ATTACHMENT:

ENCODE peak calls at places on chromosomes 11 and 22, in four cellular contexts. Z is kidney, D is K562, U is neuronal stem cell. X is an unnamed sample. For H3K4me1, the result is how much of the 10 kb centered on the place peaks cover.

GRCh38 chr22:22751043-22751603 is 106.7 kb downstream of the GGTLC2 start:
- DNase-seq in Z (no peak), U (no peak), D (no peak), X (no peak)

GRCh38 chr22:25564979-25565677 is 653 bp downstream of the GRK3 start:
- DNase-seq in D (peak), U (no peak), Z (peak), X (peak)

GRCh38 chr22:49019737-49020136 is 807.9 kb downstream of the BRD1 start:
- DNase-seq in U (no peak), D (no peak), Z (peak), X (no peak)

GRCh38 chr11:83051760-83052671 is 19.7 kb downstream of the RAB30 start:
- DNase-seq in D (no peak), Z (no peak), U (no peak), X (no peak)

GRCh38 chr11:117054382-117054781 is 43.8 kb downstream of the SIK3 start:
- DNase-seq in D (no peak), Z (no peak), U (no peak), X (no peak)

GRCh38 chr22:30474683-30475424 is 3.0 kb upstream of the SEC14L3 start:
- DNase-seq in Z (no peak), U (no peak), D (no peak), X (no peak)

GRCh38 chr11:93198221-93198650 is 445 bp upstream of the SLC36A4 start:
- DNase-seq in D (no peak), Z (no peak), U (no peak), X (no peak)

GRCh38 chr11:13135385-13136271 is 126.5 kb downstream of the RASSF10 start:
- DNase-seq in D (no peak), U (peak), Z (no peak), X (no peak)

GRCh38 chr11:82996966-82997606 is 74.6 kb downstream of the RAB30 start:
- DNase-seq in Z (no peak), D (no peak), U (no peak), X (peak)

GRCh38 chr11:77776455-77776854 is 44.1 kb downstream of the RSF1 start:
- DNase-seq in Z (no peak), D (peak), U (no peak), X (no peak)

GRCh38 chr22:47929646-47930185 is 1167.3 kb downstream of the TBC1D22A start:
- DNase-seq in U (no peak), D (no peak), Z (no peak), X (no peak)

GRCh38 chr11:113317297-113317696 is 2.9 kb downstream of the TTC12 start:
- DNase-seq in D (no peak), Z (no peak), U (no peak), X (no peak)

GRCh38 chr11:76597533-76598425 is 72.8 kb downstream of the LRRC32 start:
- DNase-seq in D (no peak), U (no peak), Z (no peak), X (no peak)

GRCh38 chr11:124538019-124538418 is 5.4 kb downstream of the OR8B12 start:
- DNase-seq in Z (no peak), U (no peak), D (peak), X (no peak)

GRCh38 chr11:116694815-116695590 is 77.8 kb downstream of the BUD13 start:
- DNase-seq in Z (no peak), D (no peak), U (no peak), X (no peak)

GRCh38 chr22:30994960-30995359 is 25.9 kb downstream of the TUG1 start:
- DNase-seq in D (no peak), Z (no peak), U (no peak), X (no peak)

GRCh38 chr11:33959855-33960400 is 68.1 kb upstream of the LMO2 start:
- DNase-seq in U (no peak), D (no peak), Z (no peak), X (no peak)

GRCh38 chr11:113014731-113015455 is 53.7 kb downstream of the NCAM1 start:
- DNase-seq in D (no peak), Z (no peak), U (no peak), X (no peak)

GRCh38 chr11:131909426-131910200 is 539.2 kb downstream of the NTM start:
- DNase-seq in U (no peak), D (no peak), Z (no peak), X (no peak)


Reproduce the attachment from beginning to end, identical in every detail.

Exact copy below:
ENCODE peak calls at places on chromosomes 11 and 22, in four cellular contexts. Z is kidney, D is K562, U is neuronal stem cell. X is an unnamed sample. For H3K4me1, the result is how much of the 10 kb centered on the place peaks cover.

GRCh38 chr22:22751043-22751603 is 106.7 kb downstream of the GGTLC2 start:
- DNase-seq in Z (no peak), U (no peak), D (no peak), X (no peak)

GRCh38 chr22:25564979-25565677 is 653 bp downstream of the GRK3 start:
- DNase-seq in D (peak), U (no peak), Z (peak), X (peak)

GRCh38 chr22:49019737-49020136 is 807.9 kb downstream of the BRD1 start:
- DNase-seq in U (no peak), D (no peak), Z (peak), X (no peak)

GRCh38 chr11:83051760-83052671 is 19.7 kb downstream of the RAB30 start:
- DNase-seq in D (no peak), Z (no peak), U (no peak), X (no peak)

GRCh38 chr11:117054382-117054781 is 43.8 kb downstream of the SIK3 start:
- DNase-seq in D (no peak), Z (no peak), U (no peak), X (no peak)

GRCh38 chr22:30474683-30475424 is 3.0 kb upstream of the SEC14L3 start:
- DNase-seq in Z (no peak), U (no peak), D (no peak), X (no peak)

GRCh38 chr11:93198221-93198650 is 445 bp upstream of the SLC36A4 start:
- DNase-seq in D (no peak), Z (no peak), U (no peak), X (no peak)

GRCh38 chr11:13135385-13136271 is 126.5 kb downstream of the RASSF10 start:
- DNase-seq in D (no peak), U (peak), Z (no peak), X (no peak)

GRCh38 chr11:82996966-82997606 is 74.6 kb downstream of the RAB30 start:
- DNase-seq in Z (no peak), D (no peak), U (no peak), X (peak)

GRCh38 chr11:77776455-77776854 is 44.1 kb downstream of the RSF1 start:
- DNase-seq in Z (no peak), D (peak), U (no peak), X (no peak)

GRCh38 chr22:47929646-47930185 is 1167.3 kb downstream of the TBC1D22A start:
- DNase-seq in U (no peak), D (no peak), Z (no peak), X (no peak)

GRCh38 chr11:113317297-113317696 is 2.9 kb downstream of the TTC12 start:
- DNase-seq in D (no peak), Z (no peak), U (no peak), X (no peak)

GRCh38 chr11:76597533-76598425 is 72.8 kb downstream of the LRRC32 start:
- DNase-seq in D (no peak), U (no peak), Z (no peak), X (no peak)

GRCh38 chr11:124538019-124538418 is 5.4 kb downstream of the OR8B12 start:
- DNase-seq in Z (no peak), U (no peak), D (peak), X (no peak)

GRCh38 chr11:116694815-116695590 is 77.8 kb downstream of the BUD13 start:
- DNase-seq in Z (no peak), D (no peak), U (no peak), X (no peak)

GRCh38 chr22:30994960-30995359 is 25.9 kb downstream of the TUG1 start:
- DNase-seq in D (no peak), Z (no peak), U (no peak), X (no peak)

GRCh38 chr11:33959855-33960400 is 68.1 kb upstream of the LMO2 start:
- DNase-seq in U (no peak), D (no peak), Z (no peak), X (no peak)

GRCh38 chr11:113014731-113015455 is 53.7 kb downstream of the NCAM1 start:
- DNase-seq in D (no peak), Z (no peak), U (no peak), X (no peak)

GRCh38 chr11:131909426-131910200 is 539.2 kb downstream of the NTM start:
- DNase-seq in U (no peak), D (no peak), Z (no peak), X (no peak)